November 21, 2017

“Experience 31: HOPE” captures the essence of hope and influences of Cuban culture

This piece is titled "Study of a Speech" by Reinier Nande. It is a part of the "Experience 31: Hope," collection displayed in the El Segundo Art Center.

By Madeleine Powell

Arts Editor

The El Segundo Museum of Art’s newest exhibit, “Experience 31: HOPE” provided an audio-visual portrayal of Cuban culture that displayed the country’s turbulent past and its dreams for the future.

The exhibit’s audio and visual components captured the essence of hope as they delved deep into Cuban culture and its influences, with videos that ranged from amusing to chilling, though the exhibit hall’s setup was at times confusing.

“Experience 31: HOPE” features a total of 41 works, each by artists originating in Cuba. The exhibit was curated by Frency Fernandez, a Cuban art connoisseur, and is meant to reflect Cuban creators’ hopes of having their pieces recognized around the world.

“Experience 31: HOPE” is part of an initiative called Pacific Standard Time: LA/LA, started by the Getty Museum in an attempt to explore Latin American art and its impact in Los Angeles. “Experience 31: HOPE” especially explores the relationship between Cuban art and Hollywood.

The variety of topics shown in the various videos were arguably the exhibit’s greatest strength. Pieces varied from cheerful animations to stark portrayals of loneliness. This heavy contrast was able to both keep viewers interested and eliminated any potential for tedious repetition.

The exhibit was minimal in its setup, with dim lights to preserve the video quality, which allowed attendees to become completely immersed in each individual work. Each individual piece that included audio recordings had a pair of headphones provided so the audio could be heard, ensuring that they did not become distracted by external lights or sounds.

Various surfaces were used to show the videos, which helped add even more to the exhibit’s allure. Old televisions paired with videos about Cuba’s past lent to the authenticity of the exhibit, while ultramodern kaleidoscope-like pieces were projected directly onto the gallery walls, adding a touch of futuristic wonder.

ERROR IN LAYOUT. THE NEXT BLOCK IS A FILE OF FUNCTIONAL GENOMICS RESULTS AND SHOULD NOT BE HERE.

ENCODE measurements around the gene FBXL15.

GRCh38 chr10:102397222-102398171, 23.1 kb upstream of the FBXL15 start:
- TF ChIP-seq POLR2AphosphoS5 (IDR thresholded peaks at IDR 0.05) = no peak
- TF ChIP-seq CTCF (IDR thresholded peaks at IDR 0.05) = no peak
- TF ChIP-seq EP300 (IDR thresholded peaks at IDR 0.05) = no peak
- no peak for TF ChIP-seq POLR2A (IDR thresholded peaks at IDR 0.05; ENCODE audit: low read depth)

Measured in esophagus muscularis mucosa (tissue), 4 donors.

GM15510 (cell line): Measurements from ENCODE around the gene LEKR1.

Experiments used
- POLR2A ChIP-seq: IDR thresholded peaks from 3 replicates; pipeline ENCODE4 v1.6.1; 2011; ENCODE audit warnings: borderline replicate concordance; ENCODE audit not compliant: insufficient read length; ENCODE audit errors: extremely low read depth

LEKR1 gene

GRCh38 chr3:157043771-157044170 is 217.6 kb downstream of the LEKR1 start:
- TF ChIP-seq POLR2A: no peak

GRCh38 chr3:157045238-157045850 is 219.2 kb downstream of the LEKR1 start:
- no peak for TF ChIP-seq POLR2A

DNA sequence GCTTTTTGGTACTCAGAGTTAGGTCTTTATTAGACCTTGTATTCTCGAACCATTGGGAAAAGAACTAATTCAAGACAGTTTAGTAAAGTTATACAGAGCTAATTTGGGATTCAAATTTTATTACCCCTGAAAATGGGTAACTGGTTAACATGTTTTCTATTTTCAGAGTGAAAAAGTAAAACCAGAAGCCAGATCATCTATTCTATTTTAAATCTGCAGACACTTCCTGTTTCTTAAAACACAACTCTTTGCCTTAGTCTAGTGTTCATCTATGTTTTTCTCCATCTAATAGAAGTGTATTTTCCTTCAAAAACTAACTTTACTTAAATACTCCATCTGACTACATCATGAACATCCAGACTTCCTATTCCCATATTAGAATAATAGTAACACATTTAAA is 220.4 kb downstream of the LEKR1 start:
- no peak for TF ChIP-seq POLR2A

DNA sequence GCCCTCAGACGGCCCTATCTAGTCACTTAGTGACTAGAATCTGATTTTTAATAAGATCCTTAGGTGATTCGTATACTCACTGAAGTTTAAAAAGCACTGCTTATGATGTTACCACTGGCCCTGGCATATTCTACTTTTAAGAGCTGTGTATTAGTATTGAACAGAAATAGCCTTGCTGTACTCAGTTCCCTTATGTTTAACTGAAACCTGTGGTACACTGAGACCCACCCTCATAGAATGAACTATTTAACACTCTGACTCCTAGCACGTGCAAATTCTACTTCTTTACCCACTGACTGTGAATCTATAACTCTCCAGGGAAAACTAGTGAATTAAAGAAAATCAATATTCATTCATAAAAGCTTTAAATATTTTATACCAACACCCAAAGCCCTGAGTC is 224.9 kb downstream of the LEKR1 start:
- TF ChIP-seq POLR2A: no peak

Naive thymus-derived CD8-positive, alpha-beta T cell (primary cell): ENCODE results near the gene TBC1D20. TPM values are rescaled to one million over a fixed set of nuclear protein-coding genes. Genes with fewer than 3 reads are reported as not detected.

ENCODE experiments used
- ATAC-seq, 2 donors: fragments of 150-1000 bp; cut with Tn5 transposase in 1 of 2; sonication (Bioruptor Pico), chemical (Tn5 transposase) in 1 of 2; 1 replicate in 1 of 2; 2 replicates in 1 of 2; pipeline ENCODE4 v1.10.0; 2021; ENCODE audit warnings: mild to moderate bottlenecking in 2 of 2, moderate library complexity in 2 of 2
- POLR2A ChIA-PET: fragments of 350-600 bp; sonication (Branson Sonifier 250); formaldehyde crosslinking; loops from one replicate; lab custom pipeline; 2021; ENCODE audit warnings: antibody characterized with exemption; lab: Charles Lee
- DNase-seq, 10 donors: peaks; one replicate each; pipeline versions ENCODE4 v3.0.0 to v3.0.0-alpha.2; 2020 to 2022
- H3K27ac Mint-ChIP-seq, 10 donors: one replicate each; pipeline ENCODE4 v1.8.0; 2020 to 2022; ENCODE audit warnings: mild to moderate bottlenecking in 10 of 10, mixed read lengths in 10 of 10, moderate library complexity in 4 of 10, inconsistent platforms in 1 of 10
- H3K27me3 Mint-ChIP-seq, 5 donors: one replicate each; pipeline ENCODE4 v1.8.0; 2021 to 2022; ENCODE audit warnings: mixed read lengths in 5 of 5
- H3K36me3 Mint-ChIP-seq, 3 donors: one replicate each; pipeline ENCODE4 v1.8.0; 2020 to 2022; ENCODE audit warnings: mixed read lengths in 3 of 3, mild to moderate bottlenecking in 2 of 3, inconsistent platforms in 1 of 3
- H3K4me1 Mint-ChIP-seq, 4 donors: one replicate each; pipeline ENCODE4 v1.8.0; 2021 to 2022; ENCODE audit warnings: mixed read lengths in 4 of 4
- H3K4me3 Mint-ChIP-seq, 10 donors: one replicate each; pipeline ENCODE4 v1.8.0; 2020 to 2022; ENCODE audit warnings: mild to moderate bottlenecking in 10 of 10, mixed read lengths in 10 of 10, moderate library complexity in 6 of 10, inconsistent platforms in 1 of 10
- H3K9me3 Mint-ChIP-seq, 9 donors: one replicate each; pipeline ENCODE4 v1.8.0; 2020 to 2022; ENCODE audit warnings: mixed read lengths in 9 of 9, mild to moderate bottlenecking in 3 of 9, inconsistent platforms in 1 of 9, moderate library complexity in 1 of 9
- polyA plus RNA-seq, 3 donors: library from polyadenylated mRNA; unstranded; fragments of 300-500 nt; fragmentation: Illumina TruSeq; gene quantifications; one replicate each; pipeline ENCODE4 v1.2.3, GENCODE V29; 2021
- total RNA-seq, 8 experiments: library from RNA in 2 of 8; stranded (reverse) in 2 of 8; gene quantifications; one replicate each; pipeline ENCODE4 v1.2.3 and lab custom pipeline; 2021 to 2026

The ability of “Experience 31: HOPE” to highlight the true meaning of hope itself was astonishing. Each piece told its own story, but they collectively formed an exhibit that conveyed a desire for a better future, both within Cuba and around the world.

“Experience 31: HOPE” also demonstrated the ties between Cuba and Los Angeles, and their respective art scenes. Benjamín del Castillo’s “Weakening the Signal’ took place in Hollywood, and portrayed a man who struggled to share his ideas because he could not speak English, only in unintelligible noises. The familiar backdrop paired with the foreign concept was enthralling.

The exhibit’s only downfall was in its technological approach. Each piece was only labeled with a number, and viewers had to locate one of the few iPads located around the room to look up the number and find a piece’s title or the artist who created it. This was confusing and did not add to the enjoyment of the experience in any way.

“Experience 31: HOPE” provides fascinating content with a thoughtful layout, and provides essential representation of often overlooked Cuban artists, making it a highly successful project.

“Experience 31: HOPE” is available for viewing until Jan. 28 at the El Segundo Museum of Art located at 208 Main St, El Segundo.

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